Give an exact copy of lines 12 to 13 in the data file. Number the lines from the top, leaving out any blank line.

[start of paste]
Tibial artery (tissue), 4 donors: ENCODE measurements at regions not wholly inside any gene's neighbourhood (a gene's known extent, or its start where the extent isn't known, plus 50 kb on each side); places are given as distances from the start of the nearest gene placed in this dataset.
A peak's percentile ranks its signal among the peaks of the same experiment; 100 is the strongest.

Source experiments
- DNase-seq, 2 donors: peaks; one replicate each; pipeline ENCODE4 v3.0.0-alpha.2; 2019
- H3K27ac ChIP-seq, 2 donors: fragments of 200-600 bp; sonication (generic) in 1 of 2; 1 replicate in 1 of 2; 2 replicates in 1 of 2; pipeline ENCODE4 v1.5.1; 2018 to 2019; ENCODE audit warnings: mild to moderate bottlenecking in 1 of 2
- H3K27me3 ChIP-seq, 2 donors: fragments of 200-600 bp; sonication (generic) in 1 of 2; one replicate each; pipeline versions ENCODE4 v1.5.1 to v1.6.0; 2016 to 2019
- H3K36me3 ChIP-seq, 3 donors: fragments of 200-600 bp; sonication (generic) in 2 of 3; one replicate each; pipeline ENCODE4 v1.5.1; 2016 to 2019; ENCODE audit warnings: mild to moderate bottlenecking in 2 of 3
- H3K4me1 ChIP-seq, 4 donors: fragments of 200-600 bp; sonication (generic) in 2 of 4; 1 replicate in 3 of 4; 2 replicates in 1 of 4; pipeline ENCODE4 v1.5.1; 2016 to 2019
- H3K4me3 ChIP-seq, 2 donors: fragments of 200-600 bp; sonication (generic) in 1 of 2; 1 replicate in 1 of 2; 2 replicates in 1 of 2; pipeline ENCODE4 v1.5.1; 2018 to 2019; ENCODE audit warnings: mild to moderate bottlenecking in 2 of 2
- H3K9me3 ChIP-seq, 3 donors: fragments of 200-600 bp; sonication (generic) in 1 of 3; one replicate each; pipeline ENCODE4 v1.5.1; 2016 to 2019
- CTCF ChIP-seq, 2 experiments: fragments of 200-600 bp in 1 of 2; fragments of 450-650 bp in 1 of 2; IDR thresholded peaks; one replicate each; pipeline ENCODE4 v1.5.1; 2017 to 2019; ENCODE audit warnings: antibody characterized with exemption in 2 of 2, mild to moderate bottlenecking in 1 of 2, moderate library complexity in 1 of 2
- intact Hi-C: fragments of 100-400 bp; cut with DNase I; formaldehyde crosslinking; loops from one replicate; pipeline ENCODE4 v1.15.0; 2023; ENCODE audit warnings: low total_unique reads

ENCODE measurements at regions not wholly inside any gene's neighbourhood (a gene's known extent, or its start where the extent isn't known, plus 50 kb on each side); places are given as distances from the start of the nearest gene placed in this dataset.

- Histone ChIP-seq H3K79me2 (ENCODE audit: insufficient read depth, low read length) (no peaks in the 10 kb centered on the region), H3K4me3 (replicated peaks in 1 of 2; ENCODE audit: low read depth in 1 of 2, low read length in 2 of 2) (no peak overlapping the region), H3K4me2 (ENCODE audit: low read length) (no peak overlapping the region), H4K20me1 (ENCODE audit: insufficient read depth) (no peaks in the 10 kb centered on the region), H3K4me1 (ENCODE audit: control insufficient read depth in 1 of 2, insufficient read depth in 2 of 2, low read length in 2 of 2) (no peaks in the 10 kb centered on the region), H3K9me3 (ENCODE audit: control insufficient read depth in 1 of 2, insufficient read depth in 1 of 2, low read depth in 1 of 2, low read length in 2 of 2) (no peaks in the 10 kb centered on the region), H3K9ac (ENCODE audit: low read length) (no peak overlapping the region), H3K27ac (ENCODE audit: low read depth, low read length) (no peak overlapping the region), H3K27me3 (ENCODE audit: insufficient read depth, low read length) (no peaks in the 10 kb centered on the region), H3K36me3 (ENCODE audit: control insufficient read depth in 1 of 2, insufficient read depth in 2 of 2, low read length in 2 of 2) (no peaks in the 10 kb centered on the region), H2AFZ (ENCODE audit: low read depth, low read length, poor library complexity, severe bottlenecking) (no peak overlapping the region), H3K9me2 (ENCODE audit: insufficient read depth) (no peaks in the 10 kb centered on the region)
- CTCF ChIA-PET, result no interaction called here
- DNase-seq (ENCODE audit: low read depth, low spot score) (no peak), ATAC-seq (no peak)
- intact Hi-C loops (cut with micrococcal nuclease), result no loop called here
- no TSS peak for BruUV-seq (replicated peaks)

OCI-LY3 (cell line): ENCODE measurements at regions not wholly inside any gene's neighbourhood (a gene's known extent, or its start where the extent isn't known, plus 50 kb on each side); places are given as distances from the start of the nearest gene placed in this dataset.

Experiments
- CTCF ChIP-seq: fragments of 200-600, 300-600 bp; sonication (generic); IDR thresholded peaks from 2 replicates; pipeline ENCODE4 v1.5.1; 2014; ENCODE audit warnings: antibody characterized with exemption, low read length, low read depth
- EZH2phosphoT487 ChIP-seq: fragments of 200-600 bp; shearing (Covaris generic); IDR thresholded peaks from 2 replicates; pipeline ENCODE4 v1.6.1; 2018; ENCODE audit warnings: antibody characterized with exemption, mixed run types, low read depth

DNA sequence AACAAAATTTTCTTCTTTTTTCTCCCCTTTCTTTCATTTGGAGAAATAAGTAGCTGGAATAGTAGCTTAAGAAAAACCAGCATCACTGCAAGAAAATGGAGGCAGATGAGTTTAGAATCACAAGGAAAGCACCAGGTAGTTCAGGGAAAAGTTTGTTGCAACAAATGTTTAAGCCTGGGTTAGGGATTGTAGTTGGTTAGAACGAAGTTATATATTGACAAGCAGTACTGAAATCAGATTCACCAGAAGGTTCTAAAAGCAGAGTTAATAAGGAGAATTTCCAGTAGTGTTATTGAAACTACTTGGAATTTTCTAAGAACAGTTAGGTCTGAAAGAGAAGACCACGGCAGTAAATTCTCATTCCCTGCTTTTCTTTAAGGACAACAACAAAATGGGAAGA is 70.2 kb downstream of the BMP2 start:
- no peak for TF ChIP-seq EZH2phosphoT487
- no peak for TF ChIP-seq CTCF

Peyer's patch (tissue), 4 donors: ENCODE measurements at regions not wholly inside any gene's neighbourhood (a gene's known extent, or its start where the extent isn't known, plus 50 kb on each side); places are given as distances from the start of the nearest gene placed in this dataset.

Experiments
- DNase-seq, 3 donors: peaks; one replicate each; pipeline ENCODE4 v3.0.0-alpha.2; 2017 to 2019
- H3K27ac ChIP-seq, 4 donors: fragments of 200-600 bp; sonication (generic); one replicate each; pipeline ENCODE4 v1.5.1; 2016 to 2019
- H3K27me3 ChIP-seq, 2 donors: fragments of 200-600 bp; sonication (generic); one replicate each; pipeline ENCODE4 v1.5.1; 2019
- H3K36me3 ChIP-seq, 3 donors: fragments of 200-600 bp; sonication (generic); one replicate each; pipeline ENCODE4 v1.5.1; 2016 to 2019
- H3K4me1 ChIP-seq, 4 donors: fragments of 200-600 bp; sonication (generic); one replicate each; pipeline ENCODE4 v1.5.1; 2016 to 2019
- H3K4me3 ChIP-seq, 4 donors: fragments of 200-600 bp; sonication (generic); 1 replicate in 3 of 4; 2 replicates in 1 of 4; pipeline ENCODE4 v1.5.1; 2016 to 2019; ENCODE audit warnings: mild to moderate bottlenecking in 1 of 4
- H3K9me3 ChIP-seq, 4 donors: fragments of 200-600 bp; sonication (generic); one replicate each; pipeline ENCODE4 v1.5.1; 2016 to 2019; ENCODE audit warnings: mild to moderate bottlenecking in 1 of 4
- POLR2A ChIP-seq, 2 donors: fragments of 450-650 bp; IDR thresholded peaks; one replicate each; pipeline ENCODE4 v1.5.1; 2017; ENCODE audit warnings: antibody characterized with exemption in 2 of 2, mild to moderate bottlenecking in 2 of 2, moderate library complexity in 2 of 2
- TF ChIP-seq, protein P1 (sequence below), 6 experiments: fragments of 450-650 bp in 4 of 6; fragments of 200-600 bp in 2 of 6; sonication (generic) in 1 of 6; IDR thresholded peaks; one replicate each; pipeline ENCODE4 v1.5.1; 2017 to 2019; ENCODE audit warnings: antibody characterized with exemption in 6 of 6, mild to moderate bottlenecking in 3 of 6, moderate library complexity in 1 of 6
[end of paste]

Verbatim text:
- intact Hi-C: fragments of 100-400 bp; cut with DNase I; formaldehyde crosslinking; loops from one replicate; pipeline ENCODE4 v1.15.0; 2023; ENCODE audit warnings: low total_unique reads

ENCODE measurements at regions not wholly inside any gene's neighbourhood (a gene's known extent, or its start where the extent isn't known, plus 50 kb on each side); places are given as distances from the start of the nearest gene placed in this dataset.